Does the Commissioner track the cult down and rescue Tarzan and friends? Is Tarzan able to break his bonds and free Jane and Boy? Nope, Cheeta sneaks in and uses one of the clawed clubs to cut everyone free. Cheeta is certainly this movie’s Most Valuable Primate. Jane and Boy then usher the girls out of the cell’s back door… wait, their cell had a back door? That seems like a pretty big design flaw to me. While Boy, Jane and the teachers sneak out, Tarzan then proceeds to pull a Samson, and he starts taking out the cave’s support pillars.
The whole place collapses in a shower of falling rock, and all of the cultists are killed, all but Lazar and Kimba. Lazar readies himself to shoot Tarzan, but is attacked by Kimba, who is still pissed at his sister’s second in command for being such a jerk. So they end up killing each other, because they are all complete idiots. The Commissioner arrives to investigate the disturbance, and everyone has a good laugh at his befuddlement when he is told what has occurred, right under his nose.
Director Kurt Neumann brings us another solid jungle adventure, one that is chock full of action, with both Tarzan and Boy getting to show off their badass jungle skills – even Cheeta gets to step in for a rescue or two – but Jane on the other hand should have stayed in London with her relatives, as she is a complete waste of space in this outing. One can’t blame Brenda Joyce for this, as she was stuck with a terribly written part, and the producers just didn’t seem to know what to do with her character. The biggest criticism I have is that the title character of the movie, the Leopard Woman, has even less of an impact on the story than Jane does, she is far too passive to make a good villain, letting Lazar, and her number one henchman Mongo (Anthony Caruso), as well as her brother Kimba, do all the heavy lifting.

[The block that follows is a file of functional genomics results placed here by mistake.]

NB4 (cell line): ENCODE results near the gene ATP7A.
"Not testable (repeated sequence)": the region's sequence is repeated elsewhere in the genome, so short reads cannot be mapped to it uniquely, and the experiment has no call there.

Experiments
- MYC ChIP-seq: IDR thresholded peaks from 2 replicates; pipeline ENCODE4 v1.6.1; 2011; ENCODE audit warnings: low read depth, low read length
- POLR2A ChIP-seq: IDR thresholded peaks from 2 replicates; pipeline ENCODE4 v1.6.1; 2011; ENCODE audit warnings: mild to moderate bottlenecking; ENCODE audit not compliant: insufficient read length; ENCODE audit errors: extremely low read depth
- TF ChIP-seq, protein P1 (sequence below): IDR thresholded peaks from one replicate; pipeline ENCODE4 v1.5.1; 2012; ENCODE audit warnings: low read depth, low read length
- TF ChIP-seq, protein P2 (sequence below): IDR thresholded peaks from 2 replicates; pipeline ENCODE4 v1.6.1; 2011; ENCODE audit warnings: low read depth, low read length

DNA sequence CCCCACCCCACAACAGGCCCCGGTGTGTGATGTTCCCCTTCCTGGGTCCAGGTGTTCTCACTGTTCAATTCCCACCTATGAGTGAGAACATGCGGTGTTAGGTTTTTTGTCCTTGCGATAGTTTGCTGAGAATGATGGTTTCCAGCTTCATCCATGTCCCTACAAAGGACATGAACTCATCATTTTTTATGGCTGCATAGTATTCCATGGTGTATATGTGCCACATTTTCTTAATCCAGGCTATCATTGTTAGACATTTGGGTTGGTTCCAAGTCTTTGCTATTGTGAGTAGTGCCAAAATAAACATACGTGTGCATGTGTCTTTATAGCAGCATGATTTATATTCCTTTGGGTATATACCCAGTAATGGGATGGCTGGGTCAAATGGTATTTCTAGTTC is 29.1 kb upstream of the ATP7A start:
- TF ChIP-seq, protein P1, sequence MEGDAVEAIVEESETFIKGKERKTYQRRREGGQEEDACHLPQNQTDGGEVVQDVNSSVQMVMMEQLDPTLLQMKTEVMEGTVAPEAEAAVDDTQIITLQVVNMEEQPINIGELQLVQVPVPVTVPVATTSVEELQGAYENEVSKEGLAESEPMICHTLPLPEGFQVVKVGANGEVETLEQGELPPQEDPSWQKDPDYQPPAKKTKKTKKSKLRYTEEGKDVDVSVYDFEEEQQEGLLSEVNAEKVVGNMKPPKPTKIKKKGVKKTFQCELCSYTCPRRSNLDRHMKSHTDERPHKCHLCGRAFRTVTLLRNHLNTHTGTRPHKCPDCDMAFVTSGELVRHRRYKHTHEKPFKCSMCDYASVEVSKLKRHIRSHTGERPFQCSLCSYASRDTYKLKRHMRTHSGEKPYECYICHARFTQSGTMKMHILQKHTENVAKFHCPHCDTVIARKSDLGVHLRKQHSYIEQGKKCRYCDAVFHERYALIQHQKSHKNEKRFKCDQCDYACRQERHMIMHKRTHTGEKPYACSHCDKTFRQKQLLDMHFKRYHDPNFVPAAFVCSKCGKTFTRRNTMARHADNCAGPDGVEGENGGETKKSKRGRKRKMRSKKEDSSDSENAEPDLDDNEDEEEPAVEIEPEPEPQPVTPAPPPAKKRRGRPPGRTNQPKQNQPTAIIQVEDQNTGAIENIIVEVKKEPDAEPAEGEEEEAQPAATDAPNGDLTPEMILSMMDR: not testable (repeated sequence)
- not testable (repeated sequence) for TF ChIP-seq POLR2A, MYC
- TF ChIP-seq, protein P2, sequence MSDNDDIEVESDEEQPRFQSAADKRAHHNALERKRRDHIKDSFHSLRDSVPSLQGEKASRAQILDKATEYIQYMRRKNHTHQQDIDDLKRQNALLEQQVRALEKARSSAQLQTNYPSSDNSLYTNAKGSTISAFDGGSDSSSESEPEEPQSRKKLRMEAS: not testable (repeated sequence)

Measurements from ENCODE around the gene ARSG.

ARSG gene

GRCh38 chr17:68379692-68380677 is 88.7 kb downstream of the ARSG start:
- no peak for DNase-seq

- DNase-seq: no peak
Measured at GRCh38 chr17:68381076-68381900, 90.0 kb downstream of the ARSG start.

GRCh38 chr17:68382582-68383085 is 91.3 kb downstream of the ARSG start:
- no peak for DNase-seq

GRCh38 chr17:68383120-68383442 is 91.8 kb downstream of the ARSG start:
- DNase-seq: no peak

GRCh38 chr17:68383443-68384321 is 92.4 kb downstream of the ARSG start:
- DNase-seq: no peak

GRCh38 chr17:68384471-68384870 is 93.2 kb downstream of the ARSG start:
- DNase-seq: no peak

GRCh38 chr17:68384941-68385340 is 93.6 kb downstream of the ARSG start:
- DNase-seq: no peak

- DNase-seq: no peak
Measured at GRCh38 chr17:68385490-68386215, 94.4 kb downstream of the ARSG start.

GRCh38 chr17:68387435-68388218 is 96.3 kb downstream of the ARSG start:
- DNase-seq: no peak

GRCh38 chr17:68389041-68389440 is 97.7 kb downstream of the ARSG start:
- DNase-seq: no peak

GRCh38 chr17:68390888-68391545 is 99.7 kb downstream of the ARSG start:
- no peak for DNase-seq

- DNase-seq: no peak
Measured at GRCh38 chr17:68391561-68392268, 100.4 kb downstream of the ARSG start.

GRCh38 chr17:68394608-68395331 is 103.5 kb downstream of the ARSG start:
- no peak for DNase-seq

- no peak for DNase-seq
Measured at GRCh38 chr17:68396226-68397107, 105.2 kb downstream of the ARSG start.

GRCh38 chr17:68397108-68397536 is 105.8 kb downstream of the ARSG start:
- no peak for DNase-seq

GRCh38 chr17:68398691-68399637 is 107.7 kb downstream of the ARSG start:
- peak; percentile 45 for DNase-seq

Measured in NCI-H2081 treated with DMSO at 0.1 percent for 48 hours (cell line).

What is most striking about this script is that villains’ motivations are very understandable, they feel that their culture is being destroyed by colonization, and that is pretty much what was going on in Africa at the time. The movie is quick to show us that these rebels are evil cultists, that they deserve the beat down they’ll get at the hands of Tarzan and friends, but it’s really not too hard to see things from their point of view, and that’s what makes for a great story.
Trivia Note: The clawed leopard club used by the cultist kind of makes another appearance in Tarzan and the Great River (1967), only then it’s a Jaguar Death Cult in Brazil.
You can find all my Tarzan movie reviews here: Tarzan at the Movies
Tarzan and the Leopard Woman (1946)
Tarzan and the Leopard Woman is a rousing and thoughtful jungle picture, with solid action, great villains, and script with more complicated themes than one expects in your typical Tarzan movie.